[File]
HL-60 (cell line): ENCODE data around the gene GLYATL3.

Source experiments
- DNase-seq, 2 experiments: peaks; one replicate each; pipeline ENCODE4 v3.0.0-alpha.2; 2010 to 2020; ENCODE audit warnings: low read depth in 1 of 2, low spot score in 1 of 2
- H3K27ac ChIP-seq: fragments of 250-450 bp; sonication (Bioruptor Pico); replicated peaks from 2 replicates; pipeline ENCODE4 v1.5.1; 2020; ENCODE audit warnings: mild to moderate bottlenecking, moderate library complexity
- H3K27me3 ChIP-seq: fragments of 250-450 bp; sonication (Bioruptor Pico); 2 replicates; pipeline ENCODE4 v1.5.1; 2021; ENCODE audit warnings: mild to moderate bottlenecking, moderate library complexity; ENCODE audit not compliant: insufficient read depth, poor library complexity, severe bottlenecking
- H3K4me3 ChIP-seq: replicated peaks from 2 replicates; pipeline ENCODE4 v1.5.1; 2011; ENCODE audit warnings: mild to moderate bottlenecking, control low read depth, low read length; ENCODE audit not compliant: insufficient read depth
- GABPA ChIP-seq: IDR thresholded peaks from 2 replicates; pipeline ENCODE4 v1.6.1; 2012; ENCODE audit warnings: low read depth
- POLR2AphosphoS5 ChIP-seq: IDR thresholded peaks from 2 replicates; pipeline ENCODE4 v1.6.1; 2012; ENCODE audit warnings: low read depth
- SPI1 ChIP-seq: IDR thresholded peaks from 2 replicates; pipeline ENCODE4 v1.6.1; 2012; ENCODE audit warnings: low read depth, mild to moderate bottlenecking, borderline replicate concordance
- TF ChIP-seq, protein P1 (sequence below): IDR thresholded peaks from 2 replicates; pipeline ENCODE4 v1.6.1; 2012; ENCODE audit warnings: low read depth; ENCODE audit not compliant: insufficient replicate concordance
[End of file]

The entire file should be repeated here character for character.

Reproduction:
HL-60 (cell line): ENCODE data around the gene GLYATL3.

Source experiments
- DNase-seq, 2 experiments: peaks; one replicate each; pipeline ENCODE4 v3.0.0-alpha.2; 2010 to 2020; ENCODE audit warnings: low read depth in 1 of 2, low spot score in 1 of 2
- H3K27ac ChIP-seq: fragments of 250-450 bp; sonication (Bioruptor Pico); replicated peaks from 2 replicates; pipeline ENCODE4 v1.5.1; 2020; ENCODE audit warnings: mild to moderate bottlenecking, moderate library complexity
- H3K27me3 ChIP-seq: fragments of 250-450 bp; sonication (Bioruptor Pico); 2 replicates; pipeline ENCODE4 v1.5.1; 2021; ENCODE audit warnings: mild to moderate bottlenecking, moderate library complexity; ENCODE audit not compliant: insufficient read depth, poor library complexity, severe bottlenecking
- H3K4me3 ChIP-seq: replicated peaks from 2 replicates; pipeline ENCODE4 v1.5.1; 2011; ENCODE audit warnings: mild to moderate bottlenecking, control low read depth, low read length; ENCODE audit not compliant: insufficient read depth
- GABPA ChIP-seq: IDR thresholded peaks from 2 replicates; pipeline ENCODE4 v1.6.1; 2012; ENCODE audit warnings: low read depth
- POLR2AphosphoS5 ChIP-seq: IDR thresholded peaks from 2 replicates; pipeline ENCODE4 v1.6.1; 2012; ENCODE audit warnings: low read depth
- SPI1 ChIP-seq: IDR thresholded peaks from 2 replicates; pipeline ENCODE4 v1.6.1; 2012; ENCODE audit warnings: low read depth, mild to moderate bottlenecking, borderline replicate concordance
- TF ChIP-seq, protein P1 (sequence below): IDR thresholded peaks from 2 replicates; pipeline ENCODE4 v1.6.1; 2012; ENCODE audit warnings: low read depth; ENCODE audit not compliant: insufficient replicate concordance